Security Situation at New Somerset Hospital to be Reviewed | Western Cape Government


Security Situation at New Somerset Hospital to be Reviewed

27 August 2012

Last week, 23 August 2012, copper piping was stolen from the water reservoir above the seventh floor of New Somerset Hospital in Green Point, which resulted in flooding of the hospital's four main lifts and basement.

In addition, a large pipe leading from the water reservoir above was cut, leading to massive water flooding in the hospital, with obvious potential risk of blowing the hospital's electrical supply. The lifts were switched off and the City of Cape Town's fire brigade was on site to pump out as much water as they could from the lifts and basement to protect electrics. Water was also pumped out of the lift shafts, but the four main lifts accessing the west block of the hospital are out of use. Water is still pumped out but the table is lower and the electrical supply has been safeguarded.

The South African Police Service is investigating the case. The case number is 550/8/2012.

Impact on Patients, Staff and Visitors
The hospital has an action plan to manage the daily patient load. The hospital is running as usual, except that all elective surgery has been suspended.

The top floor west block patients are gradually being relocated to the old wards in the north block. Lifts cannot be used and visitors, staff and walking patients need to use the stairs.

Security Situation at Somerset Hospital
The security situation at the hospital will be discussed at a strategic planning session.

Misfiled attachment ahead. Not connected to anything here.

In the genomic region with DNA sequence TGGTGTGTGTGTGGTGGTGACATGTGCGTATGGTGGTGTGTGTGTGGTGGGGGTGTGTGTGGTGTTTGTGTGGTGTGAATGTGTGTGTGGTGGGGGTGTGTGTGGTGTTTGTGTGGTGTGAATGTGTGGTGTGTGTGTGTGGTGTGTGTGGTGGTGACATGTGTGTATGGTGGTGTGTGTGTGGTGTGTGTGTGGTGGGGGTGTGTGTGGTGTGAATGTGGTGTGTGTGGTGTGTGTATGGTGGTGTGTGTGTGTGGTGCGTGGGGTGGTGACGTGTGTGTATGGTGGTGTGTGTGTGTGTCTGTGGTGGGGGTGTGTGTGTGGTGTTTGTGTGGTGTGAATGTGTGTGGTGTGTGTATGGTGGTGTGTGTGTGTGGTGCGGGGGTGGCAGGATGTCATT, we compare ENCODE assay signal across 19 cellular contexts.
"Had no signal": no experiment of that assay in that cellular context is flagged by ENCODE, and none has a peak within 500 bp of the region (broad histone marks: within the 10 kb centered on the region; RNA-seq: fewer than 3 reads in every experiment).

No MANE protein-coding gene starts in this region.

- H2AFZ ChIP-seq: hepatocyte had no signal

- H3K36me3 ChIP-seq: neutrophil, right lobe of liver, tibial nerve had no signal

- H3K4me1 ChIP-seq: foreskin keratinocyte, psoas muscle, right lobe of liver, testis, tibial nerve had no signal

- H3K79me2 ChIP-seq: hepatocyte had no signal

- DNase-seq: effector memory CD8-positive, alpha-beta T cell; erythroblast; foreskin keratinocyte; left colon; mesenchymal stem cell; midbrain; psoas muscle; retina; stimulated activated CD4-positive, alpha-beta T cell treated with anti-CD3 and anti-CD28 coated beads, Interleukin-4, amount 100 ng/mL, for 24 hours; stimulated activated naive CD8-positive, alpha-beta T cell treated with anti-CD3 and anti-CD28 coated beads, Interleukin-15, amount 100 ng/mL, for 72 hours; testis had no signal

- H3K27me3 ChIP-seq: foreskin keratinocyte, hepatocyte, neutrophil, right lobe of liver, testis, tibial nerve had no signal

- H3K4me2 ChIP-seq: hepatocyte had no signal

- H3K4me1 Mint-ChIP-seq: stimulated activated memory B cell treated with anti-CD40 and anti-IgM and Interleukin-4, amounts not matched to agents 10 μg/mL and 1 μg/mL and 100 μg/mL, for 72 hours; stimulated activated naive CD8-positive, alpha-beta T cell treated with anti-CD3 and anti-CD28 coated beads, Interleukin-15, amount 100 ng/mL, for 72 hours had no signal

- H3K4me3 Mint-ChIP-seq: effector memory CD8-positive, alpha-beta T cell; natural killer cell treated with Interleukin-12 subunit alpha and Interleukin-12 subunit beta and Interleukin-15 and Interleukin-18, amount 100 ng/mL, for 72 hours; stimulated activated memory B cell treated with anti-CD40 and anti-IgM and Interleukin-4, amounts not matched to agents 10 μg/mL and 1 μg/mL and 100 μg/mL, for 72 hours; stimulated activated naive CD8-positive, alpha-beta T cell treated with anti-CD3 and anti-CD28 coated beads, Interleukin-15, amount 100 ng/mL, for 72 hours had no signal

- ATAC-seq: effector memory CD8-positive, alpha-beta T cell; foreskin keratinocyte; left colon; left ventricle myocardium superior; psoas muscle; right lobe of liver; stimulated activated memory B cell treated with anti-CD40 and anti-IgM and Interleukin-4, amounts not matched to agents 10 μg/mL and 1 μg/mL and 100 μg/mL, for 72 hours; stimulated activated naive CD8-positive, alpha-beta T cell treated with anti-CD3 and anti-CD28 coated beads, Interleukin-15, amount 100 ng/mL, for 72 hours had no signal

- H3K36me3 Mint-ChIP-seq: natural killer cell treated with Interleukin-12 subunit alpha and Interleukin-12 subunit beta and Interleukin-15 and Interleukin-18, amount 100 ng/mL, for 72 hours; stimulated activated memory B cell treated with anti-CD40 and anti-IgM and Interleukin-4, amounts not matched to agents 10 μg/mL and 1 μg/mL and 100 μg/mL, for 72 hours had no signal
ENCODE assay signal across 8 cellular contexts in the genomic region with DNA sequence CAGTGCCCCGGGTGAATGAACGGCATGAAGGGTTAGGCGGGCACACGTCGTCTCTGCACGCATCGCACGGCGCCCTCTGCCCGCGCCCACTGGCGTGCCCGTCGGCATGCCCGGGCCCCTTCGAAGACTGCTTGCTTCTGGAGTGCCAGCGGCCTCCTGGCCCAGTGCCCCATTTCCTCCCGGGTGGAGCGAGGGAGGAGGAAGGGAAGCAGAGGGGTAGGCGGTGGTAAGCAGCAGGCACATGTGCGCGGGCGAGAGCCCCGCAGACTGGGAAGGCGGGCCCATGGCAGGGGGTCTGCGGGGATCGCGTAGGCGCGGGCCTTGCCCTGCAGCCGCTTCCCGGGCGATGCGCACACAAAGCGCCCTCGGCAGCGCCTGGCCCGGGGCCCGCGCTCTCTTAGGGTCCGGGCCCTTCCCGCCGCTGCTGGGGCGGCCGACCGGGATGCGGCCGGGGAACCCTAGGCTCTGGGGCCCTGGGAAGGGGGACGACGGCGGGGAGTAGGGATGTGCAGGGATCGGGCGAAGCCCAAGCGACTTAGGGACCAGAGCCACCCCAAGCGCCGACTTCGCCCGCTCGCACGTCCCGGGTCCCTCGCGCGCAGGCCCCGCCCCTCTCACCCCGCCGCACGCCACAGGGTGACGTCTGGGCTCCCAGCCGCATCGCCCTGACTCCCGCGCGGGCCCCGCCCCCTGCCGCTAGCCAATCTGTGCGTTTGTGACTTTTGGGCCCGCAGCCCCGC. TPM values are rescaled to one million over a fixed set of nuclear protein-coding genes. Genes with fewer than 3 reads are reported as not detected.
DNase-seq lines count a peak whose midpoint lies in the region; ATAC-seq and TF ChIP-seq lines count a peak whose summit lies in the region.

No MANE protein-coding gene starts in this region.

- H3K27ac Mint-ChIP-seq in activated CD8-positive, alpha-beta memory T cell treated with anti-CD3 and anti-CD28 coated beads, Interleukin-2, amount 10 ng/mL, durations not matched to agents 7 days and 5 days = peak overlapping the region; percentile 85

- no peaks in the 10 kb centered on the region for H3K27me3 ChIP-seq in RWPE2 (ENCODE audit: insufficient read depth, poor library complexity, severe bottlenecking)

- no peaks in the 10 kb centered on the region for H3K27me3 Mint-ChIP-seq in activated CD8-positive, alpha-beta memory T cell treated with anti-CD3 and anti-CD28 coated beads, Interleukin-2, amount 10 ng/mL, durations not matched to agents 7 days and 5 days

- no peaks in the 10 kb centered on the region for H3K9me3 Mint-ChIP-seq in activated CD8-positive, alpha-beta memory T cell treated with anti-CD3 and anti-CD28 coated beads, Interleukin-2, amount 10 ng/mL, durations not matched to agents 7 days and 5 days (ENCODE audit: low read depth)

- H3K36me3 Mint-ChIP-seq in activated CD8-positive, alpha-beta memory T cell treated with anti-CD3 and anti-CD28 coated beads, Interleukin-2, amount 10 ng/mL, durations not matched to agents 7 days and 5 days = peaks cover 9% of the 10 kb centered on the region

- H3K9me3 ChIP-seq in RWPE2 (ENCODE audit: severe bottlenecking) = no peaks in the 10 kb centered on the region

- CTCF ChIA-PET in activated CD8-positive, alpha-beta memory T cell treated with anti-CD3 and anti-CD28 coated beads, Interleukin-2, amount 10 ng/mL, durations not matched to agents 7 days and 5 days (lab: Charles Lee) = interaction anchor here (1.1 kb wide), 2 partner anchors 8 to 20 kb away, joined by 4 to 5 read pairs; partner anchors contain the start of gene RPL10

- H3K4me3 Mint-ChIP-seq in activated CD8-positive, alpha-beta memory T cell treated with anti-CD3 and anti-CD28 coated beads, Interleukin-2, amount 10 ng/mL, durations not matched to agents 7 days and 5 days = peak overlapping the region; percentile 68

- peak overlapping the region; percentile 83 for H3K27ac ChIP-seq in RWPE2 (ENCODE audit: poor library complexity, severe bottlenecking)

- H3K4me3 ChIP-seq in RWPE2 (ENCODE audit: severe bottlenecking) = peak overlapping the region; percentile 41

Western Cape Minister of Health, Theuns Botha, said: "Security at healthcare facilities is not an easy task due to the number of persons entering and leaving the premises each day. Consider the following - the department has almost 30 000 employees, almost all of which work in healthcare facilities. The total annual headcount at primary healthcare facilities exceeds 16 million. The annual total of persons visiting casualty units exceeds 624 560."

"Western Cape Government Health spends over R90 million per year on procuring the services of security services and equipment. This is R90 million that could otherwise have been spent on healthcare delivery. The department thus considers the specific risks at a facility and typically applies appropriate security measures that may include:

  • Access control of vehicles and persons onto the grounds.
  • Safes for firearms and other weapons.
  • Metal detectors at the entrances to the building.
  • Personnel and facilities for the searching of persons entering the building.
  • Surveillance cameras at critical locations on the grounds and in the buildings.
  • General access control by lock and key, biometric readers and access cards.
  • Specific access control to areas such as the pharmacy, maternity wards and paediatric wards."

"The future plan is to investigate the option that all security will be sourced and provided by the Department of Community Safety to the individual departments. By doing this, the standard, control and evaluation could be standardised. The departments will then become the clients to Community Safety much similar to the relationship with Public Works."

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Hélène Roussouw
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